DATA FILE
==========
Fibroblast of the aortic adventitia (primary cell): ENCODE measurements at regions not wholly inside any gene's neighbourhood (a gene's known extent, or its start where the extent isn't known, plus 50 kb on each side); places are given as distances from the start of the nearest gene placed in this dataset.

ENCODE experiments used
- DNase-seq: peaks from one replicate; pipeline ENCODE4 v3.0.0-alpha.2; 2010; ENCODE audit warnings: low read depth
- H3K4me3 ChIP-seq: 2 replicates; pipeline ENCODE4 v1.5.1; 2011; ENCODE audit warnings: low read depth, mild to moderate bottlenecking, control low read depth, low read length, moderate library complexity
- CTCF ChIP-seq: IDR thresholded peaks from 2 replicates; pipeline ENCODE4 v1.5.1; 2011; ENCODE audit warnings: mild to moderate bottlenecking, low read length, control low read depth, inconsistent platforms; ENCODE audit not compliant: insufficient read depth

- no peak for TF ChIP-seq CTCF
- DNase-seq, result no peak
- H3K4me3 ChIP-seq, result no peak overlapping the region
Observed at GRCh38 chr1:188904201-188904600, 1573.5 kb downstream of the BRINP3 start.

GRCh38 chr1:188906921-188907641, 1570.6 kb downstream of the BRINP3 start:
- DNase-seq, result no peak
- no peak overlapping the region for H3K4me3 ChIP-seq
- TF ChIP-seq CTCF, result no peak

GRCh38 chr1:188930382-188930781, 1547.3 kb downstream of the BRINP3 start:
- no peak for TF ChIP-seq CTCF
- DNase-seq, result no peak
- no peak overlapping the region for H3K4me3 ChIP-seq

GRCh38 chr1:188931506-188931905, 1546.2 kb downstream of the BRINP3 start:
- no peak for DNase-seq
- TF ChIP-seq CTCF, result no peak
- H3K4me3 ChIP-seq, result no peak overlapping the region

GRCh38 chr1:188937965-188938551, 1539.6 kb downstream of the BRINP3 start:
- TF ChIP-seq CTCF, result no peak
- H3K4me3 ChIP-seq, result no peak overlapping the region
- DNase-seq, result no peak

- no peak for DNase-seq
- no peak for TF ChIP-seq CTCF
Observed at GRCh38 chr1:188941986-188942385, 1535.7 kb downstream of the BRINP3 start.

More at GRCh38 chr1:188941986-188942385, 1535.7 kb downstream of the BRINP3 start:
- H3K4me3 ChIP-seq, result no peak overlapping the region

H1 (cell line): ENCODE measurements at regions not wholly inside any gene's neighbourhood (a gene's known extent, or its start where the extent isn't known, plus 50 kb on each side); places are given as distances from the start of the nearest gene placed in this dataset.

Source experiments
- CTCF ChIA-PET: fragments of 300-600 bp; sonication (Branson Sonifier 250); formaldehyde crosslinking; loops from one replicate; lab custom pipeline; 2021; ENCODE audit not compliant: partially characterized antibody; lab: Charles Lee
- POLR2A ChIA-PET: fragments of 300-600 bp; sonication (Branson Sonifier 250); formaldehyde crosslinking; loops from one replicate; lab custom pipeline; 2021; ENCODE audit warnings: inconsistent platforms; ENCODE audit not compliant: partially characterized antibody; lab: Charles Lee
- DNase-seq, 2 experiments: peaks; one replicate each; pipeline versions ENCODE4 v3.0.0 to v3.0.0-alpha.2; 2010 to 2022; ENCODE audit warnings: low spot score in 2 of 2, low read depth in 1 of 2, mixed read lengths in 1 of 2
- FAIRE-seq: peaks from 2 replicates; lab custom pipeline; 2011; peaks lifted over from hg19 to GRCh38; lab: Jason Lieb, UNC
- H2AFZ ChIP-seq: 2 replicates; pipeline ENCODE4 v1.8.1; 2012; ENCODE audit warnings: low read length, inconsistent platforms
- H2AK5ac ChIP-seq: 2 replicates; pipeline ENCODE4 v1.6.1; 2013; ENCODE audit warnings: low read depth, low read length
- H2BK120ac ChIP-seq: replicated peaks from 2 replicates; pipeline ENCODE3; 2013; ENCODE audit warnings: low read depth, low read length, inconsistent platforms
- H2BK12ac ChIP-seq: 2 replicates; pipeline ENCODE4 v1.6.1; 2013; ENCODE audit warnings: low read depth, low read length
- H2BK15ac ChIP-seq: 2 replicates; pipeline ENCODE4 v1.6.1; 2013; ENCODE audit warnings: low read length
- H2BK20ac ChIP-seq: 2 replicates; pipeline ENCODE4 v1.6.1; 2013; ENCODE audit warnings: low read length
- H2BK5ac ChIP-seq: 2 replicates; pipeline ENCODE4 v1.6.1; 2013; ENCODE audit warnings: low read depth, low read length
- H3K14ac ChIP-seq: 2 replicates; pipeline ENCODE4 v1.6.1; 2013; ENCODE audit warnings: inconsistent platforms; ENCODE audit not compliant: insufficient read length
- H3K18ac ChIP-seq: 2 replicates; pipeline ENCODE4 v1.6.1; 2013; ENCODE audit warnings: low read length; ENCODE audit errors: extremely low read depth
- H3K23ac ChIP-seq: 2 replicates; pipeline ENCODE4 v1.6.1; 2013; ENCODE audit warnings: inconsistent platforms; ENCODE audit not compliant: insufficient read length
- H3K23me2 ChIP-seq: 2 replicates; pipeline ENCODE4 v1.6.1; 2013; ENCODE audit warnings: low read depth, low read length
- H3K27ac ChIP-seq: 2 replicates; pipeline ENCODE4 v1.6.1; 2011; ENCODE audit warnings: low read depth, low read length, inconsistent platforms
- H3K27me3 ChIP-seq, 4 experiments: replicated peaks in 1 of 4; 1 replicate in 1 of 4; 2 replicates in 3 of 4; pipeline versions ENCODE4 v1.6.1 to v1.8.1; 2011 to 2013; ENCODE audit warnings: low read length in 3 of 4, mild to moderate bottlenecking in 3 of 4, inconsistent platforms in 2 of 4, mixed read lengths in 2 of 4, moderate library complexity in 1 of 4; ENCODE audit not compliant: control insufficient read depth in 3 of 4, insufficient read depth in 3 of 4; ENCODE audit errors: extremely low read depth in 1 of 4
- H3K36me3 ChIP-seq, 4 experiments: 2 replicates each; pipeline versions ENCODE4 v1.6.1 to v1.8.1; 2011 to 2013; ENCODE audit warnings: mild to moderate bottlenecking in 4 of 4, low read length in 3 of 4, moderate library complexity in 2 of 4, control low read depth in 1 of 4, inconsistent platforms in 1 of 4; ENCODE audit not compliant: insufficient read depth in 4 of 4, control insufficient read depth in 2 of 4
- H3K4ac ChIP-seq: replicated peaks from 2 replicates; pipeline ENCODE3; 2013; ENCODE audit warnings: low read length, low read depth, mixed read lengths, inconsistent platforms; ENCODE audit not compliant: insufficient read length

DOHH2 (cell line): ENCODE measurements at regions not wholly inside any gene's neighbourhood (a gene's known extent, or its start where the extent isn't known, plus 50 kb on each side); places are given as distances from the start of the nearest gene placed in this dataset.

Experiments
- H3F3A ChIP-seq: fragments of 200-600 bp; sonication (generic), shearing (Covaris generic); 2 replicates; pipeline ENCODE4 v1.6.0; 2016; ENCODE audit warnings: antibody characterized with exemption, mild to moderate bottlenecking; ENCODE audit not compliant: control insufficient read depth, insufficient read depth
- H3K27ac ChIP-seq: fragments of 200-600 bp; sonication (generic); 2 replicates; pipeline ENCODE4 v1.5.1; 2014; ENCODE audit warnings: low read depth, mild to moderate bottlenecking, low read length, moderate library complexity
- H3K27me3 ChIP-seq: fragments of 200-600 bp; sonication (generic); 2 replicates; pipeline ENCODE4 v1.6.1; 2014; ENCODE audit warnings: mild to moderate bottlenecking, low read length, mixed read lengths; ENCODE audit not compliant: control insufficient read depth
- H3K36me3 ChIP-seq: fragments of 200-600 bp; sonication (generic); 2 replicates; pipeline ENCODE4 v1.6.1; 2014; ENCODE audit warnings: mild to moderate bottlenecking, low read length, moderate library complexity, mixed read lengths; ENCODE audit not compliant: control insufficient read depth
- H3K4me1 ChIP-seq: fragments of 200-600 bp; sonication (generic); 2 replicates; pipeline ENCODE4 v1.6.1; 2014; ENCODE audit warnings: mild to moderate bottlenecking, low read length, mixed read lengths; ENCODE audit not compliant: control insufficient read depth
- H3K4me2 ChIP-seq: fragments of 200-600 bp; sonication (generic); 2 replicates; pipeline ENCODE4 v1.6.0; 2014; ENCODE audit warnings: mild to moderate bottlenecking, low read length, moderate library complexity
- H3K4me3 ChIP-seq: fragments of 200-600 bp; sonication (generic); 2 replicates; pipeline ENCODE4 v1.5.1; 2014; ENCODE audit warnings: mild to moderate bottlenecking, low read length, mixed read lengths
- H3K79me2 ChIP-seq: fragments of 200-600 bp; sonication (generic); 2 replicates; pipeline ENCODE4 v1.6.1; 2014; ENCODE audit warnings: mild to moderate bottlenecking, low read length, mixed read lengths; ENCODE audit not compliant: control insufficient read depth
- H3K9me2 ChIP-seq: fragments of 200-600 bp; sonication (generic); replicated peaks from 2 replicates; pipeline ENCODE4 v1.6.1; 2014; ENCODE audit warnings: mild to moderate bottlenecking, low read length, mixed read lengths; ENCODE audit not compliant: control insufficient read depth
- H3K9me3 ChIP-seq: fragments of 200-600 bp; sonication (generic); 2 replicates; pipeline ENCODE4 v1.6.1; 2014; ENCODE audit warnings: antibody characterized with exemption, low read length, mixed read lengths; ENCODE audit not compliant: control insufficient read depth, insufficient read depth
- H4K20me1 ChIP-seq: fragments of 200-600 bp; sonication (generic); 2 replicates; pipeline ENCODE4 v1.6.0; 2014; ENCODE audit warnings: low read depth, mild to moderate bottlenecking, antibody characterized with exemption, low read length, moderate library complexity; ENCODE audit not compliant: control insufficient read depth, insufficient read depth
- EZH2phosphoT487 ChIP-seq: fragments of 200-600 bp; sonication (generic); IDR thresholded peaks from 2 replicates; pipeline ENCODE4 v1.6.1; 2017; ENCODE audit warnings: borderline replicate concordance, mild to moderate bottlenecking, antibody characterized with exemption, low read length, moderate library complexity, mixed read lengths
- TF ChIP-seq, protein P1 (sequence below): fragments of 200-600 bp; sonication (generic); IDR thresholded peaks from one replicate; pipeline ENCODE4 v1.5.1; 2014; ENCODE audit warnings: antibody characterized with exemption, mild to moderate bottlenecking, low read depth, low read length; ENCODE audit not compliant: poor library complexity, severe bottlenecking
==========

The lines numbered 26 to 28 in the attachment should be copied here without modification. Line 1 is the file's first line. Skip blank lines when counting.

- no peak for DNase-seq
- no peak for TF ChIP-seq CTCF
Observed at GRCh38 chr1:188941986-188942385, 1535.7 kb downstream of the BRINP3 start.